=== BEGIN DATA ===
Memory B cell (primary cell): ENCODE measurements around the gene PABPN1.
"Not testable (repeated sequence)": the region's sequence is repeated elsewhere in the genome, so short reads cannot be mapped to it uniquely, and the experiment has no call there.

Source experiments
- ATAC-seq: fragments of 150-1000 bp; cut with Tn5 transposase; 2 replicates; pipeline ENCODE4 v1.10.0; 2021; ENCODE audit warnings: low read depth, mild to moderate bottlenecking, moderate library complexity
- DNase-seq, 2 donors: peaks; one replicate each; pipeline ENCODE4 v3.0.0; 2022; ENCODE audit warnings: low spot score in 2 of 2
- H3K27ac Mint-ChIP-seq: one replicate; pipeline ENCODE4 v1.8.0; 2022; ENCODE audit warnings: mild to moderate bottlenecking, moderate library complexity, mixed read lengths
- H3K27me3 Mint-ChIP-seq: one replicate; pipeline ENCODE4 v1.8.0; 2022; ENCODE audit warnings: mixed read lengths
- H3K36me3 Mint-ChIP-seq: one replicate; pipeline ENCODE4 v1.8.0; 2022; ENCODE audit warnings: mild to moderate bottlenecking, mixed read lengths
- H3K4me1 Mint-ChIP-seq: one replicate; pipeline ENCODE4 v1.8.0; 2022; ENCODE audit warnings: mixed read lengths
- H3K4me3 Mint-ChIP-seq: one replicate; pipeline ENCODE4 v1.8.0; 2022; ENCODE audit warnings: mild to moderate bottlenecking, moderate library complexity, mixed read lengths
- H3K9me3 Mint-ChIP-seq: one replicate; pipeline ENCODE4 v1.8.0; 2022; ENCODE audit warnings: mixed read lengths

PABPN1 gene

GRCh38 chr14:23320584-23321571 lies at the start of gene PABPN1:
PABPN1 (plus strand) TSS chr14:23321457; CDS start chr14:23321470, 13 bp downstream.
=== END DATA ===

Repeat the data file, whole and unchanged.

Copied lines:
Memory B cell (primary cell): ENCODE measurements around the gene PABPN1.
"Not testable (repeated sequence)": the region's sequence is repeated elsewhere in the genome, so short reads cannot be mapped to it uniquely, and the experiment has no call there.

Source experiments
- ATAC-seq: fragments of 150-1000 bp; cut with Tn5 transposase; 2 replicates; pipeline ENCODE4 v1.10.0; 2021; ENCODE audit warnings: low read depth, mild to moderate bottlenecking, moderate library complexity
- DNase-seq, 2 donors: peaks; one replicate each; pipeline ENCODE4 v3.0.0; 2022; ENCODE audit warnings: low spot score in 2 of 2
- H3K27ac Mint-ChIP-seq: one replicate; pipeline ENCODE4 v1.8.0; 2022; ENCODE audit warnings: mild to moderate bottlenecking, moderate library complexity, mixed read lengths
- H3K27me3 Mint-ChIP-seq: one replicate; pipeline ENCODE4 v1.8.0; 2022; ENCODE audit warnings: mixed read lengths
- H3K36me3 Mint-ChIP-seq: one replicate; pipeline ENCODE4 v1.8.0; 2022; ENCODE audit warnings: mild to moderate bottlenecking, mixed read lengths
- H3K4me1 Mint-ChIP-seq: one replicate; pipeline ENCODE4 v1.8.0; 2022; ENCODE audit warnings: mixed read lengths
- H3K4me3 Mint-ChIP-seq: one replicate; pipeline ENCODE4 v1.8.0; 2022; ENCODE audit warnings: mild to moderate bottlenecking, moderate library complexity, mixed read lengths
- H3K9me3 Mint-ChIP-seq: one replicate; pipeline ENCODE4 v1.8.0; 2022; ENCODE audit warnings: mixed read lengths

PABPN1 gene

GRCh38 chr14:23320584-23321571 lies at the start of gene PABPN1:
PABPN1 (plus strand) TSS chr14:23321457; CDS start chr14:23321470, 13 bp downstream.